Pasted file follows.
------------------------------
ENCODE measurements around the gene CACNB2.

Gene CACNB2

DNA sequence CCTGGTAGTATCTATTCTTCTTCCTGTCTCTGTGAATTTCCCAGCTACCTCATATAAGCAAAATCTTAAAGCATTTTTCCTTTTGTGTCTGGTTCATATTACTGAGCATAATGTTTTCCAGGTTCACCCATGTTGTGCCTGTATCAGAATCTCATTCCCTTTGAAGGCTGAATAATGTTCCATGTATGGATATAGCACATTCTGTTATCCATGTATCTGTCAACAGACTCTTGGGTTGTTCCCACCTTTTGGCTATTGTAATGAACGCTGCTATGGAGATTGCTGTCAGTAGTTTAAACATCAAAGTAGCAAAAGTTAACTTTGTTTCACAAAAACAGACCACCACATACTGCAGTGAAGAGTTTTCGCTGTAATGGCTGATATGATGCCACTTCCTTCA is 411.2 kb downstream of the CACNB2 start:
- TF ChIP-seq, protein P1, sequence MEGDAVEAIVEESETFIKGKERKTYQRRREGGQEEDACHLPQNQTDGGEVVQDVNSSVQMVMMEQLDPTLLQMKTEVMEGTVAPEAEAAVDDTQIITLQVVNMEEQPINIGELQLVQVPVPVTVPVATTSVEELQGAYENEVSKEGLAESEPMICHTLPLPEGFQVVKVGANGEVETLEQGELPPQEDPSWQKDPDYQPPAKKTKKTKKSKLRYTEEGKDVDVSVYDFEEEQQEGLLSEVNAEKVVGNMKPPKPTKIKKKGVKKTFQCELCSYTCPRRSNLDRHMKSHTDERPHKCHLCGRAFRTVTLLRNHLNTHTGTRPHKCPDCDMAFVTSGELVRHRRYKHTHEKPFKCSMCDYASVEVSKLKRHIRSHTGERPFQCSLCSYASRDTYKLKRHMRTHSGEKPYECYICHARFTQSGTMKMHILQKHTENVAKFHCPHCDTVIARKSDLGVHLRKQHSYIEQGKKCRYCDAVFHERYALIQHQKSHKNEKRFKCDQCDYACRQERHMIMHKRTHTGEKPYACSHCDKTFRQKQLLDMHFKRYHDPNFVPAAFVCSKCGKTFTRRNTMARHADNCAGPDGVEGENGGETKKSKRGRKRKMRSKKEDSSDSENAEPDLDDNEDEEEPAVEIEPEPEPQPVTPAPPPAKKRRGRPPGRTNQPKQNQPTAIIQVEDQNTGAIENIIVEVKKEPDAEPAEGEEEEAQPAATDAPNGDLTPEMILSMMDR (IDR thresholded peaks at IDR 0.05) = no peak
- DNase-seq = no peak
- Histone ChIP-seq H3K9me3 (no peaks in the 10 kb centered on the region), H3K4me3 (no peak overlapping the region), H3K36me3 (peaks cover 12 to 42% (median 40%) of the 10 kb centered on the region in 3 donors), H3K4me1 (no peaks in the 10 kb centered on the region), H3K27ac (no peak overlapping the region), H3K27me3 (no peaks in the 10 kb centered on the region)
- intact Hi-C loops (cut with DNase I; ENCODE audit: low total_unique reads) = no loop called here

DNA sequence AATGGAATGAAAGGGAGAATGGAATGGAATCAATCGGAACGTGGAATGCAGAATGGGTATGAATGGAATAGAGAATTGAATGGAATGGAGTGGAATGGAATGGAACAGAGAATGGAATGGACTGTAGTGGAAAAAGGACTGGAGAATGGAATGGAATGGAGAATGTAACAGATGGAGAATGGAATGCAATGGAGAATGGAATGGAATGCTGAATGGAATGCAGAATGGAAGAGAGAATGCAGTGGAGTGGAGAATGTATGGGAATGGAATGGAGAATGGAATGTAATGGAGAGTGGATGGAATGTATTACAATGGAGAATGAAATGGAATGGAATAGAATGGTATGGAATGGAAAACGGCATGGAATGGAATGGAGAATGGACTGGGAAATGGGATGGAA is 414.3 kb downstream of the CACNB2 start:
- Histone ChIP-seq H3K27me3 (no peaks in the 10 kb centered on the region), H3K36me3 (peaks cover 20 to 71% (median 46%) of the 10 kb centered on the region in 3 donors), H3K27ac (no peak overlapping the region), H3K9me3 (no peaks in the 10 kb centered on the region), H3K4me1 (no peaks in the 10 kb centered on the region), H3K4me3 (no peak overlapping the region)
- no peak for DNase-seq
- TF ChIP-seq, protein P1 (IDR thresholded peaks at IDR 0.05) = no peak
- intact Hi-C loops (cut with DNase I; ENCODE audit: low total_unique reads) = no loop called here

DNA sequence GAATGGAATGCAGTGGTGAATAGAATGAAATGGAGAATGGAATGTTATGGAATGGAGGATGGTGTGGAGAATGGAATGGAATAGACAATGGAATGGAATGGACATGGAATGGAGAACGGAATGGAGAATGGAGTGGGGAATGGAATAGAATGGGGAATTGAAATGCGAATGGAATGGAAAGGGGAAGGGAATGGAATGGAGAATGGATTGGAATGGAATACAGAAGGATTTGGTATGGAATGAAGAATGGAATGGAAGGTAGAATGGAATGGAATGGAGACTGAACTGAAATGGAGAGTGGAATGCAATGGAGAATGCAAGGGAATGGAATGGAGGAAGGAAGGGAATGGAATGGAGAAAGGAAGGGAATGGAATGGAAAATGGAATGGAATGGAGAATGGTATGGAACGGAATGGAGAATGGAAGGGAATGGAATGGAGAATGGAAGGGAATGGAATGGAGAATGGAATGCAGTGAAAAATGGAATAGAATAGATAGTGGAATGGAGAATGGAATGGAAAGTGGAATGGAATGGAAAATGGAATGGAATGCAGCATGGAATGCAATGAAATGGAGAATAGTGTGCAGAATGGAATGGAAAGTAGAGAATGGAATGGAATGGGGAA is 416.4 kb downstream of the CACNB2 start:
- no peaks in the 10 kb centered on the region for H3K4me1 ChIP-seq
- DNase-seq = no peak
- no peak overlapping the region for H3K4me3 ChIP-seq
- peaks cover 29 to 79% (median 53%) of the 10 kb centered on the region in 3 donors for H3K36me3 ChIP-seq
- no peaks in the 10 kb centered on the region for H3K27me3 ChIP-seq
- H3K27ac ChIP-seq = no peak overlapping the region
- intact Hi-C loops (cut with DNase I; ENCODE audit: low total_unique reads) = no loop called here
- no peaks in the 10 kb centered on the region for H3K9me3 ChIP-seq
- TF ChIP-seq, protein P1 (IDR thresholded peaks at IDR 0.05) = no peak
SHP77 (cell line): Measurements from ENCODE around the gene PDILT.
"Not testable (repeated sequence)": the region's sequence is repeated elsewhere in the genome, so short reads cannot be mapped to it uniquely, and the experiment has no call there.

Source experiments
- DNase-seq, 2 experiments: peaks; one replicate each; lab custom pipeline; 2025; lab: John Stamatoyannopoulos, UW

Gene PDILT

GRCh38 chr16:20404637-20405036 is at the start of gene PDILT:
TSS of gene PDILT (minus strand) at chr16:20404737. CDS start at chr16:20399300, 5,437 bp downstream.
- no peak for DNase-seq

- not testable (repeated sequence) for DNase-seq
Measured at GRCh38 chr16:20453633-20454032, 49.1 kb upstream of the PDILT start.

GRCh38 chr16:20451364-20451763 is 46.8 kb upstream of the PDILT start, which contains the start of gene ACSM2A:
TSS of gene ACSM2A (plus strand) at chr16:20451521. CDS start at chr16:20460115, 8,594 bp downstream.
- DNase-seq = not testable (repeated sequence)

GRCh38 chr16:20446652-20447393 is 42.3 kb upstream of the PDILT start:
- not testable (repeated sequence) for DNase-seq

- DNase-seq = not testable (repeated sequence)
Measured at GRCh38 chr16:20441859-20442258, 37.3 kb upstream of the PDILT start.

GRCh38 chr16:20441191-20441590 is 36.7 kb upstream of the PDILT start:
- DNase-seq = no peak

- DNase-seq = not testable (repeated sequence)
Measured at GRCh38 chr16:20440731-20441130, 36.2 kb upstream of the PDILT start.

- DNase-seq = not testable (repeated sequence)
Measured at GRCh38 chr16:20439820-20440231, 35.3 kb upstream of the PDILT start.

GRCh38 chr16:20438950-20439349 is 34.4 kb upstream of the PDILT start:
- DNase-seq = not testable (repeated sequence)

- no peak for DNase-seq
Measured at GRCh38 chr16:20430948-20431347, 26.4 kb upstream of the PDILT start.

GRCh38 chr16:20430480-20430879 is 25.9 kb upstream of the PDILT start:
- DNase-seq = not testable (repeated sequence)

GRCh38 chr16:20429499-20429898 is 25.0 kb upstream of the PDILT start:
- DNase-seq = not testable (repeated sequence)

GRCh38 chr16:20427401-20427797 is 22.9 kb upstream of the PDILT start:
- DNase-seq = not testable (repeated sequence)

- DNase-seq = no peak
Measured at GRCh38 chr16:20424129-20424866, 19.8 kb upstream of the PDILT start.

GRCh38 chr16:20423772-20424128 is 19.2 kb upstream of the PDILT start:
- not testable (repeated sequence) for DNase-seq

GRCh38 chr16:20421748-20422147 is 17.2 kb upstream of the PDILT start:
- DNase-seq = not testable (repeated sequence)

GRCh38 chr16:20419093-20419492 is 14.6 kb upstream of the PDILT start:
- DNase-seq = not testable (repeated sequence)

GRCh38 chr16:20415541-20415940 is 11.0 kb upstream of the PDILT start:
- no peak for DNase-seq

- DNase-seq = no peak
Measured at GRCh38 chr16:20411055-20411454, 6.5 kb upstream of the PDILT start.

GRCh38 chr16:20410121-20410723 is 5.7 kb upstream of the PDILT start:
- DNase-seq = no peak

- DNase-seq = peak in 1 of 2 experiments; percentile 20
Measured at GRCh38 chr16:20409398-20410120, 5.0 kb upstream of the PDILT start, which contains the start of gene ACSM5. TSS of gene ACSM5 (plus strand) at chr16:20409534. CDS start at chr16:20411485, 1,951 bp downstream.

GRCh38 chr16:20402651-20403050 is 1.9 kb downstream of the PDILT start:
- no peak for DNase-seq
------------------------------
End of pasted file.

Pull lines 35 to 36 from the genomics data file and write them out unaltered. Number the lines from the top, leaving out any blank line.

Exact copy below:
- DNase-seq = not testable (repeated sequence)

GRCh38 chr16:20446652-20447393 is 42.3 kb upstream of the PDILT start: